Since the start of May, Covid-19 vaccine play Ocugen (NASDAQ:OCGN) stock is down around 50%. But the company has made some progress in bringing Covaxin, developed in India by Bharat Biotech, to the U.S. market. So, are things back on track?
Yes and no. Sure, the company now has a set date (June) for when it will submit its Emergency Use Authorization (EUA) application to the Food and Drug Administration (FDA). It’s looking more like it’ll have a marketable vaccine within the next few months.
But this still doesn’t guarantee it will receive the big financial windfall from it that’s still priced into shares. A majority of American adults are already vaccinated. A large amount of those still not vaccinated are either hesitant about, or adamantly against, getting one. This makes it questionable whether it’ll get a sufficient number of orders.
Like with Novavax (NASDAQ:NVAX), consider this another “too little, too late” vaccine play. Almost all of its value is tied to Covaxin’s perceived potential. As this perception fades, expect shares to fall back to where they were before this catalyst came about. With the risk of it eventually falling back to under $1 per share, your best move is to steer clear.
OCGN Stock and Upcoming EUA Application
Before the May 26 update, it was unclear for how long Ocugen would have to wait until it could put in its EUA request. A previous press release, which came out just days before this latest announcement, provided vague details about when exactly it was going to be ready to send in its application.
Also, changes to the FDA’s guidance on EUA submissions for Covid-19 vaccines made it questionable whether it could move ahead with its application. But as stated in the press release, Ocugen is confident it meets the criteria. This is because the recent changes apply only to spike protein-based candidates. Its candidate does not use this method, and instead combines the inactivated virus with a novel adjuvant.
In short, it’s a positive that the company has provided more details about its progress in getting EUA for Covaxin. But this is just the first step. The request still needs to be approved. As our own Larry Ramer argued on May 17, the fact this candidate has not held U.S.-based Phase-3 clinical trials could affect its chances of obtaining authorization.
Then there’s the demand issue. The company only has rights to commercialize Covaxin in the U.S. market. Unlike with Novavax, it can’t fall back on orders from overseas. With the U.S. Covid-19 vaccine market saturated, there’s likely little need for or interest in another one. Ultimately, this points to the continued breakdown of the OCGN stock bull case.
The Demand Is Still Not There for Another Vaccine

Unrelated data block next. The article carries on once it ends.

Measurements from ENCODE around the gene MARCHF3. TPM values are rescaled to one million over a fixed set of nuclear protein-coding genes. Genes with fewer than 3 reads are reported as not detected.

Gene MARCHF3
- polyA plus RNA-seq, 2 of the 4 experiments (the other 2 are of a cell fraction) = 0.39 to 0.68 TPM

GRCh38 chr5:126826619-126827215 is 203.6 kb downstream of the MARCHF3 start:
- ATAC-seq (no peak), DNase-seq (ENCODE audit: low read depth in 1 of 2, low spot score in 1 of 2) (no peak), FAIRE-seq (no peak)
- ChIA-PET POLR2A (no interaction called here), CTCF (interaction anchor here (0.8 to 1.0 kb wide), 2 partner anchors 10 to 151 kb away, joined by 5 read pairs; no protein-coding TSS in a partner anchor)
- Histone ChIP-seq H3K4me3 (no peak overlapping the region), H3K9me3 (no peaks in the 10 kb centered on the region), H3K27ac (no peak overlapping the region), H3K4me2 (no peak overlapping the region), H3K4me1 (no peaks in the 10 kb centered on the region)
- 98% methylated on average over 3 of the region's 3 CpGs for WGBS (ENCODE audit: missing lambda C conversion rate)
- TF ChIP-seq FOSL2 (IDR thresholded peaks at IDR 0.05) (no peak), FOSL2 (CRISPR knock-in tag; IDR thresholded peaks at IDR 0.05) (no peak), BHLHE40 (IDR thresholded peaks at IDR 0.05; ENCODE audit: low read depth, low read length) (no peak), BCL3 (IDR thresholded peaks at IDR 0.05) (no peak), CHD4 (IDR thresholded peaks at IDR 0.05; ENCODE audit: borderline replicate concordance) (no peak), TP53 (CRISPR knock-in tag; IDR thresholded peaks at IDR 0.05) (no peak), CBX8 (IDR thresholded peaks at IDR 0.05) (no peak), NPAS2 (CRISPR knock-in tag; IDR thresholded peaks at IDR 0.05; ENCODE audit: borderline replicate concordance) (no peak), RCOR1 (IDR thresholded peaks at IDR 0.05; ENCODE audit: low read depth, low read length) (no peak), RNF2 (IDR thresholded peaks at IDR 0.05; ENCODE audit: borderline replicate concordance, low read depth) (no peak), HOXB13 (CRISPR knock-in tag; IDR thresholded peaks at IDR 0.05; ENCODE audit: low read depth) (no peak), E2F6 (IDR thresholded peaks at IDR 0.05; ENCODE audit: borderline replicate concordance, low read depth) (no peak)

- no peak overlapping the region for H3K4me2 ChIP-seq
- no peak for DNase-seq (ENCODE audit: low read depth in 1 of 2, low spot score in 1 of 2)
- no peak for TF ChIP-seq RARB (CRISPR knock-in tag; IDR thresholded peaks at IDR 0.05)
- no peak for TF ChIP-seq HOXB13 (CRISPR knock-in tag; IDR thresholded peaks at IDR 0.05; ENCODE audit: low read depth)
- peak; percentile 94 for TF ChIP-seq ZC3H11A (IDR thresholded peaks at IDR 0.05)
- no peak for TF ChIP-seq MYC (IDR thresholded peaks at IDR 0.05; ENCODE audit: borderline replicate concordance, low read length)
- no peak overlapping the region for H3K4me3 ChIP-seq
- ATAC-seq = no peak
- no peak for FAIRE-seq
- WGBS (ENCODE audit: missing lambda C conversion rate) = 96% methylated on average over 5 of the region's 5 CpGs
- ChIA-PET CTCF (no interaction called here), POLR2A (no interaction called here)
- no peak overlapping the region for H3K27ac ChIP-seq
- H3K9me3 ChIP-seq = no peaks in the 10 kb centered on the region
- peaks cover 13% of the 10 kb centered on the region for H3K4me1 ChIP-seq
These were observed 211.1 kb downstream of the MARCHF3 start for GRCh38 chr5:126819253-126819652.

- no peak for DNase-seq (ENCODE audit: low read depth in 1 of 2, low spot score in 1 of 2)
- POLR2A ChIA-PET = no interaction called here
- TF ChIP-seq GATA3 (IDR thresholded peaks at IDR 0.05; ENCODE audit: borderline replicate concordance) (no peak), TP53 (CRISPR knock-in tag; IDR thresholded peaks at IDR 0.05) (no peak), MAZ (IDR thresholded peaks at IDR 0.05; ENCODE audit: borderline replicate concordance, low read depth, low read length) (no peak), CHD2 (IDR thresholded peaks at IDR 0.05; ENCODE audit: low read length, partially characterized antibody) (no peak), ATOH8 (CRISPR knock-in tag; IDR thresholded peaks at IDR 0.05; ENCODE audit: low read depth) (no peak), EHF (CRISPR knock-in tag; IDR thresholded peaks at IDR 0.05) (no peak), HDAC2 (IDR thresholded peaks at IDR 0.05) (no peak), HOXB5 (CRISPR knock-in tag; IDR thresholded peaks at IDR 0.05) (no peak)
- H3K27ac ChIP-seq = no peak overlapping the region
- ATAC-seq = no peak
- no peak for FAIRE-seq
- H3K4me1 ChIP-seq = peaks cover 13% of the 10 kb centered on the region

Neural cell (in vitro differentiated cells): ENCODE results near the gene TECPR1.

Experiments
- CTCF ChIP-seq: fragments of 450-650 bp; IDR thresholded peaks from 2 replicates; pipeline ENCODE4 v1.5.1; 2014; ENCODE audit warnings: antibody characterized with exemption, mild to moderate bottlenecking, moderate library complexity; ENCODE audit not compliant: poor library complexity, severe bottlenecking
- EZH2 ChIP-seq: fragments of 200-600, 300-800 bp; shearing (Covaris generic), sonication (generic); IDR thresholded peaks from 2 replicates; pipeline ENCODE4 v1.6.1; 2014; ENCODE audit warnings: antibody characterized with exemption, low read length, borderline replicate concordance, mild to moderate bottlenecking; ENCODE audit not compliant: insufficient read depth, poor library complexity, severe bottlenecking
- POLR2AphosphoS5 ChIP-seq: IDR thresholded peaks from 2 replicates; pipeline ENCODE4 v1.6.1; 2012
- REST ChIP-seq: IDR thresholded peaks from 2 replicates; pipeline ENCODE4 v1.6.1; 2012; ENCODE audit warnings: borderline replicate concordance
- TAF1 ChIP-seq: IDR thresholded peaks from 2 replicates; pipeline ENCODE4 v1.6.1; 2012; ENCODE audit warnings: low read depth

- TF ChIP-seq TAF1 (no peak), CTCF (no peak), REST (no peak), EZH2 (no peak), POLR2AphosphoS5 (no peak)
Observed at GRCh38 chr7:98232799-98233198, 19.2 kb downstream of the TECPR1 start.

Let’s assume the company manages to get EUA for Covaxin. Can they even profit from it? There’s a reason why shares are still up 25-fold from their lows. Investors remain confident this candidate will produce a tremendous financial windfall for the company.
But like I argued in my last article on Ocugen, is the demand even there? Vaccination rates among adults in the U.S. have now hit 50%. Sure, that leaves tens of millions not vaccinated. But that’s not to say there’s enough room in the market for Covaxin. Even after widespread use of the vaccine, 70 million doses of the existing vaccines remain available.
And, don’t forget that vaccine hesitancy still runs high in the United States. 19% of respondents to a recent poll answered either “definitely not” or “only if required” when asked about their thoughts on getting a Covid-19 vaccine. Another 15% said they would “wait and see.”
In short, there’s little demand for yet another vaccine. It’s hard to see Federal or U.S. State-level health agencies rushing out to buy doses of Covaxin. This doesn’t bode well for OCGN stock, whose market capitalization today (around $1.6 billion) hinges on this vaccine being a commercial hit.
Bottom Line: OCGN Stock Has No Room to Go But Down
Ocugen may be moving ahead with its EUA application to the FDA. But it’s too early to say whether it gets authorization, much less finds enough demand in the U.S. market. As more investors realize the numbers do not add up, shares will continue trending lower from here.
How low could shares go? It’s worth considering that the company has other candidates in its pipeline. For example, it has a retinal disease gene therapy, OCU400. And, while dilutive, the capital raises the company executed earlier this year have upped its cash reserves from $24 million to $44.9 million.
But even when accounting for what it has outside its vaccine catalyst, it’s likely far from enough to prevent the stock from falling back to its pre-Covaxin-deal levels (well under $1 per share). In short, stay away from OCGN stock as it trends lower.
On the date of publication, Thomas Niel did not have (either directly or indirectly) any positions in the securities mentioned in this article. The opinions expressed in this article are those of the writer, subject to the InvestorPlace.com Publishing Guidelines.
Thomas Niel, contributor for InvestorPlace.com, has been writing single-stock analysis for web-based publications since 2016.